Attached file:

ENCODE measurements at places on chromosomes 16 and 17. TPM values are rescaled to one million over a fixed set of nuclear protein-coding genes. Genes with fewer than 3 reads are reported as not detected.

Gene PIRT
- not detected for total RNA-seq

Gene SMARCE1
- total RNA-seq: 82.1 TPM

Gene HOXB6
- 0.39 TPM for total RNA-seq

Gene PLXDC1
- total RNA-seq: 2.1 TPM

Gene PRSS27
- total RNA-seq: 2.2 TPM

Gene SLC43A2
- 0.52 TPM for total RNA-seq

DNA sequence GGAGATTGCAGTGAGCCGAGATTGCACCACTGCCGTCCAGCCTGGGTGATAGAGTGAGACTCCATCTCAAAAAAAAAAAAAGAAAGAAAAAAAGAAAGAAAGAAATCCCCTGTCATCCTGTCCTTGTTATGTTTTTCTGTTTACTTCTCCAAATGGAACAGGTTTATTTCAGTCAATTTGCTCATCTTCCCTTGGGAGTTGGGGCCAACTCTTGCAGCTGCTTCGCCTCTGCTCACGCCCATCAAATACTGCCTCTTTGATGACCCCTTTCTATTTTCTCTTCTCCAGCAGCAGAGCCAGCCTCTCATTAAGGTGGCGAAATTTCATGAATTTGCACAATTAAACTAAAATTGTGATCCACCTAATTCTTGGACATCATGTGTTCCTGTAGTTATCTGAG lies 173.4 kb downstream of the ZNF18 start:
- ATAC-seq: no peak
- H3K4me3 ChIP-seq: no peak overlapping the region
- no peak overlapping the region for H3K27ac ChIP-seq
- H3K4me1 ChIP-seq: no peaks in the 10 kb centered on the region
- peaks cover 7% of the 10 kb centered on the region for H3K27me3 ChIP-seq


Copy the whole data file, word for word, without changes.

ENCODE measurements at places on chromosomes 16 and 17. TPM values are rescaled to one million over a fixed set of nuclear protein-coding genes. Genes with fewer than 3 reads are reported as not detected.

Gene PIRT
- not detected for total RNA-seq

Gene SMARCE1
- total RNA-seq: 82.1 TPM

Gene HOXB6
- 0.39 TPM for total RNA-seq

Gene PLXDC1
- total RNA-seq: 2.1 TPM

Gene PRSS27
- total RNA-seq: 2.2 TPM

Gene SLC43A2
- 0.52 TPM for total RNA-seq

DNA sequence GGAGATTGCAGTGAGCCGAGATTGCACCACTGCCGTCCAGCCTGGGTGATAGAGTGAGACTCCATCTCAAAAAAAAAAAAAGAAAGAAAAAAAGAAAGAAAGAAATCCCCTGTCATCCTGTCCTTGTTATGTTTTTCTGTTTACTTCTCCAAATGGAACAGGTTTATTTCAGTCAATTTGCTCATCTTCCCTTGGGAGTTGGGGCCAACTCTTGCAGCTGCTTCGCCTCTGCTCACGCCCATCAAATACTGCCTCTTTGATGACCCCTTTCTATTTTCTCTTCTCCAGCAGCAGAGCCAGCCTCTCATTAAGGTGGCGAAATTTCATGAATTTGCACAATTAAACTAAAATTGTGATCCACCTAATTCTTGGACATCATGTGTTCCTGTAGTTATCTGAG lies 173.4 kb downstream of the ZNF18 start:
- ATAC-seq: no peak
- H3K4me3 ChIP-seq: no peak overlapping the region
- no peak overlapping the region for H3K27ac ChIP-seq
- H3K4me1 ChIP-seq: no peaks in the 10 kb centered on the region
- peaks cover 7% of the 10 kb centered on the region for H3K27me3 ChIP-seq